How to use rental income to qualify for a mortgage
Rental property is a great way to have additional streams of income and create a financial nest egg for you and your family. If you’re mortgaging a property with rental income here are some things you should be aware of when it comes time to qualifying for a mortgage…
If you’re buying a property for the first time you can use 75% of the fair market rents to qualify to offset the mortgage payment if you’re using 20% down. You need at least a 680-credit score in order to have reasonable rates and terms. Remember when financing an investment property, it’s always going to cost more than a primary home. Rental property mortgages approximately are about 1% higher than current Fannie Mae Freddie Mac primary home mortgage rates.
If you’re refinancing a rental property you already own the rents from that property will benefit you from a qualifying perspective. It must be the financing subject property that you’re financing though for the math to work in your favor. Let’s say you have other rental property that you’ve purchased a couple of years ago identified on your schedule E of your federal income tax return, if those rental properties show losses it’s likely that they will hurt your chances for qualifying not an absolute, but possible.
The lender takes such things as tax and other costs for example which drives the net income on your schedule e rents down. Additionally, Fannie Mae and Freddie Mac have a special formula they use to qualify you with carrying rental property. In other words, just because for example that you might be running out your property for $3,000 a month, but you have a net loss of $500 a month the lender still must use the schedule E for qualifying.
As mentioned above if you buy a property for investment purposes you can use 75% of the current market rents or of the proposed market rents supported by the market. This would be especially beneficial if you have a mortgage on your primary home, so you don’t need income to offset two different mortgages. Let’s say you bought a rental property at the end of 2018. Here’s where things can get dicey. You bought your rental property at the end of 2018 and you have not filed your 2018 tax return. It’s not due until October of the following year. That’s your diamond in the rough the Golden Goose of lending.
In this example since you haven’t filed your 2018 tax return, yet the lender can use 75% of the current market rents or if the property is not rented, they can use the proposed rents from the appraiser. The lender using 75% of current market rents is permitted is this example since return is not due till October. So long as your mortgage closes by Oct 15th which is the tax deadline, lender is not required to use the tax return because you bought the property at the end of 2018.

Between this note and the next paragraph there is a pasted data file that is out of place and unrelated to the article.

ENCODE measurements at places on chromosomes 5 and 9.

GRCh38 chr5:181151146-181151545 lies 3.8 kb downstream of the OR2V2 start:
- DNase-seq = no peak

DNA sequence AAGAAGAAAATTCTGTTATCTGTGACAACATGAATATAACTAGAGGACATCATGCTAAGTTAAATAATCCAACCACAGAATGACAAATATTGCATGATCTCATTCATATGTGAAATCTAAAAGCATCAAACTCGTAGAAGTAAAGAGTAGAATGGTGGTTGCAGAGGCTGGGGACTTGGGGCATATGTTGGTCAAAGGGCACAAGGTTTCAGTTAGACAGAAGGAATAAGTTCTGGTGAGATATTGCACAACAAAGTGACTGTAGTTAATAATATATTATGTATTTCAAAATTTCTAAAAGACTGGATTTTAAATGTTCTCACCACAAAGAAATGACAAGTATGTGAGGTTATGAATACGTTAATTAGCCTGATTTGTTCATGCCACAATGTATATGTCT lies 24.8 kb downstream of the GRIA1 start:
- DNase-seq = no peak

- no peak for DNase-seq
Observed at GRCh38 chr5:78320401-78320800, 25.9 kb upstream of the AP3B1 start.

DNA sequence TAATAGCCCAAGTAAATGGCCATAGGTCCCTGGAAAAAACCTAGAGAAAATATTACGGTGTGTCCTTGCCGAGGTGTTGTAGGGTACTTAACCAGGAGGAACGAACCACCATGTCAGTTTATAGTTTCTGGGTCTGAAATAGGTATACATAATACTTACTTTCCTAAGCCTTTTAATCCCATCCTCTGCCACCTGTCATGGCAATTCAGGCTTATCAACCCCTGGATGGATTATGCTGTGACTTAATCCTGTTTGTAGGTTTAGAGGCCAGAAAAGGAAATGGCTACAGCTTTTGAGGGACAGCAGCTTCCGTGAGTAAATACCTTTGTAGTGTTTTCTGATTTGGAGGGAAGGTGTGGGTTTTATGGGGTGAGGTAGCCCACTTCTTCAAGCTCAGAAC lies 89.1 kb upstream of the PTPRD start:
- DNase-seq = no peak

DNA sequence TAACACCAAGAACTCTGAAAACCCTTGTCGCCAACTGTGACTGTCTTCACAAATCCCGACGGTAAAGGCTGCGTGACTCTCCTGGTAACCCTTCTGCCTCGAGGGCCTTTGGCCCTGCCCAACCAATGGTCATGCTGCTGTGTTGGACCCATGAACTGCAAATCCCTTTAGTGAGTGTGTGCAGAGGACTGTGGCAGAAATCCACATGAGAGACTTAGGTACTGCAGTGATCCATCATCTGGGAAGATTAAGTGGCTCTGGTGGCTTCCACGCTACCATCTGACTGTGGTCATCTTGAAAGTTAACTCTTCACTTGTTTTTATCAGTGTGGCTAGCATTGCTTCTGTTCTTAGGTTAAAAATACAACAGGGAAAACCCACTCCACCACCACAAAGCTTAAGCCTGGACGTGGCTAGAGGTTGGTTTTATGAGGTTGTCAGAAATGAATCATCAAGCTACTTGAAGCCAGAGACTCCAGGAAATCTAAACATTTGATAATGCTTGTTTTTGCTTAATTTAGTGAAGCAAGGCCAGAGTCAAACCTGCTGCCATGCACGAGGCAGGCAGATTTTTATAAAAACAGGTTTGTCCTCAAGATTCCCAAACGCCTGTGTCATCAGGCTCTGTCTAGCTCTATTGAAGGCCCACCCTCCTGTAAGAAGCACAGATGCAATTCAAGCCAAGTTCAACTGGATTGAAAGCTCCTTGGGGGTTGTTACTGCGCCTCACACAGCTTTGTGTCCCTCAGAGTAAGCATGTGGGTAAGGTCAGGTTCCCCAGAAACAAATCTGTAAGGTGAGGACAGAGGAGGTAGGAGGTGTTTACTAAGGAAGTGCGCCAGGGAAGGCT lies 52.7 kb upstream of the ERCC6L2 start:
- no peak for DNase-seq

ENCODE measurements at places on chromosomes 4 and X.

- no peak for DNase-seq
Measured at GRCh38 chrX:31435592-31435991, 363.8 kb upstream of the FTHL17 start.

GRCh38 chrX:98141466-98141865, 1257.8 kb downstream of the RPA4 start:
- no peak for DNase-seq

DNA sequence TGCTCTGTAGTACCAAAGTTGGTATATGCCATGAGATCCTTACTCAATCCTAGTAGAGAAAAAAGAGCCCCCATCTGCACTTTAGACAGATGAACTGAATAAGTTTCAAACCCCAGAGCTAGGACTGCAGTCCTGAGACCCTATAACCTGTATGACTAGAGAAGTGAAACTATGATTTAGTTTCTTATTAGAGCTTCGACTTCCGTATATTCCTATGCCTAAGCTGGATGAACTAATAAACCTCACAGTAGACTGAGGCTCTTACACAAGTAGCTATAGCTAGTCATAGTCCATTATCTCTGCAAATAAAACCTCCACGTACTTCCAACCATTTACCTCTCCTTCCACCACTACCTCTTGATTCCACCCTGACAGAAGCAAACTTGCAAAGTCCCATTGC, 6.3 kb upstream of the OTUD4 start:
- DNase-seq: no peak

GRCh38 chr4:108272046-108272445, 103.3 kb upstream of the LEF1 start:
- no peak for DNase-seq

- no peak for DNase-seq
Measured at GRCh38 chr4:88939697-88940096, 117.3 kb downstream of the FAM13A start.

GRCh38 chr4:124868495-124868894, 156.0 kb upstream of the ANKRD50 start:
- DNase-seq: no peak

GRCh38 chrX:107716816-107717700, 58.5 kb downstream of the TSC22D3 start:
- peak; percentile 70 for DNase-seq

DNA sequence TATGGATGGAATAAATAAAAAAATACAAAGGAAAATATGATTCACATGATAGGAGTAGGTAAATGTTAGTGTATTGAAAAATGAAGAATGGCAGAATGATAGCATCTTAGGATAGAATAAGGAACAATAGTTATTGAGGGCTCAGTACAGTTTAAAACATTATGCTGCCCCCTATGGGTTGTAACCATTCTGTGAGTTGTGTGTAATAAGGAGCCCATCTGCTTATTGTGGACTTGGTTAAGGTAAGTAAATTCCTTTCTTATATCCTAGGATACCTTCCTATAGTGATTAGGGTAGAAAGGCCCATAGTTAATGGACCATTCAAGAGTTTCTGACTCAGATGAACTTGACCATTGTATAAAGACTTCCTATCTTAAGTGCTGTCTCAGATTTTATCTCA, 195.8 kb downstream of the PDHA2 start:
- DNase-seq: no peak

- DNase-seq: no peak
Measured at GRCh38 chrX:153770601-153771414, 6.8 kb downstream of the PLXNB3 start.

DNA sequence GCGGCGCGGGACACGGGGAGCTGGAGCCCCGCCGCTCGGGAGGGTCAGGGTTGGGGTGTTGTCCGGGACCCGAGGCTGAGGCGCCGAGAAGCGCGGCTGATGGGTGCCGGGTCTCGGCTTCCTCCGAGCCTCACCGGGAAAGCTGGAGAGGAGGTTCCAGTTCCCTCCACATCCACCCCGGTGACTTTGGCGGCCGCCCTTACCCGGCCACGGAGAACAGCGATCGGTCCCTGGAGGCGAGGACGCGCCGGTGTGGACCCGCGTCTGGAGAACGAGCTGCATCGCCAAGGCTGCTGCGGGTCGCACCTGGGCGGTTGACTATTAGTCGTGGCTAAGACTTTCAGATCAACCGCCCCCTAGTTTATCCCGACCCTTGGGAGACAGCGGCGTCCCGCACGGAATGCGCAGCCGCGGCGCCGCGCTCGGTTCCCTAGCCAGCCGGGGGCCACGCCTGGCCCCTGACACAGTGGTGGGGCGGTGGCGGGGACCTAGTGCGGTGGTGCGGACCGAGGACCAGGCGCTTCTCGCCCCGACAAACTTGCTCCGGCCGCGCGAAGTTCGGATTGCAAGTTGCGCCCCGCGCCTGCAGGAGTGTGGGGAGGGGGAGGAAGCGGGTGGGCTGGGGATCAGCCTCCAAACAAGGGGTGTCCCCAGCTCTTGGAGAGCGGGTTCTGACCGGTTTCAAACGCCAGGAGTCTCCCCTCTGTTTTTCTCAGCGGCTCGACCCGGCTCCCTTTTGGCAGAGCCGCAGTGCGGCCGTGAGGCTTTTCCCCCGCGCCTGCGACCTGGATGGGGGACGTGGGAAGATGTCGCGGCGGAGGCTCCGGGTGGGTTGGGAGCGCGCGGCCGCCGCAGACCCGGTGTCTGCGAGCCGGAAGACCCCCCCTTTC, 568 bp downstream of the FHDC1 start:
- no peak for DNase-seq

This could allow you to purchase more home and it’s not just for 2018 this is for any year. As long as you buy the property and as long as you don’t have your tax return completed with that property identified on your schedule E if you’re not legally required to base on the tax return filing dates you’re in a good position to use the rents which will lower your debt to income ratio allowing you to borrow more or qualify for more house whether you’re purchasing or refinancing.
Let’s say here’s another example it must make sense so if your scenario is anything above that’s a yield at unique if you bought that property and you did file your 2018 tax return and you have a loss but maybe you’re doing work the property. If you bought the rental property a couple of years ago sunk a bunch of work into it and you can produce the receipts to show that you’ve done work to the property is reasonable you could use the fair market rents at 75% of rents to qualify ignoring the schedule e loss as long as you have a solid explanation, you can document the previous rent to the new rent, and you can produce all of the receipts showing the specific capital improvements that you made to the property. This is on a case-by-case basis and it may fly depending on the lender that you’re working with.
You’ll want to make sure that you fully have your file reviewed by the lender that you’re working with. If you don’t like their answer it might not be a bad idea to get a second or maybe even a third opinion. Some lenders will not allow this so be sure to check. If a lender has overly restrictive requirements that is an indicator that lender doesn’t have the type of credit policy that say a bigger lender would have in pushing the envelope further in your financial interests to give you every bit of income needed to help you qualify. Remember that when you’re trying to pick a lender that’s going to be helping you with your investment property financing needs.
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